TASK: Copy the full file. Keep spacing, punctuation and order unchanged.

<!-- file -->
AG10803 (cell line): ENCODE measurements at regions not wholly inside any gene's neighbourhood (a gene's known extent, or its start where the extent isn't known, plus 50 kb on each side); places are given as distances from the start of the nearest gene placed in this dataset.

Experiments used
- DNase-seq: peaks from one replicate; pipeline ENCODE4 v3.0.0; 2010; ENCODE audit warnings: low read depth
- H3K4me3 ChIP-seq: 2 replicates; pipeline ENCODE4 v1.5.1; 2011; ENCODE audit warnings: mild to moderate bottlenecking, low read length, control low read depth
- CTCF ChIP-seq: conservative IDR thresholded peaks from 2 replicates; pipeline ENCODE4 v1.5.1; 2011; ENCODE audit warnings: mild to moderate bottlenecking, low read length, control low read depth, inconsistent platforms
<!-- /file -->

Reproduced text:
AG10803 (cell line): ENCODE measurements at regions not wholly inside any gene's neighbourhood (a gene's known extent, or its start where the extent isn't known, plus 50 kb on each side); places are given as distances from the start of the nearest gene placed in this dataset.

Experiments used
- DNase-seq: peaks from one replicate; pipeline ENCODE4 v3.0.0; 2010; ENCODE audit warnings: low read depth
- H3K4me3 ChIP-seq: 2 replicates; pipeline ENCODE4 v1.5.1; 2011; ENCODE audit warnings: mild to moderate bottlenecking, low read length, control low read depth
- CTCF ChIP-seq: conservative IDR thresholded peaks from 2 replicates; pipeline ENCODE4 v1.5.1; 2011; ENCODE audit warnings: mild to moderate bottlenecking, low read length, control low read depth, inconsistent platforms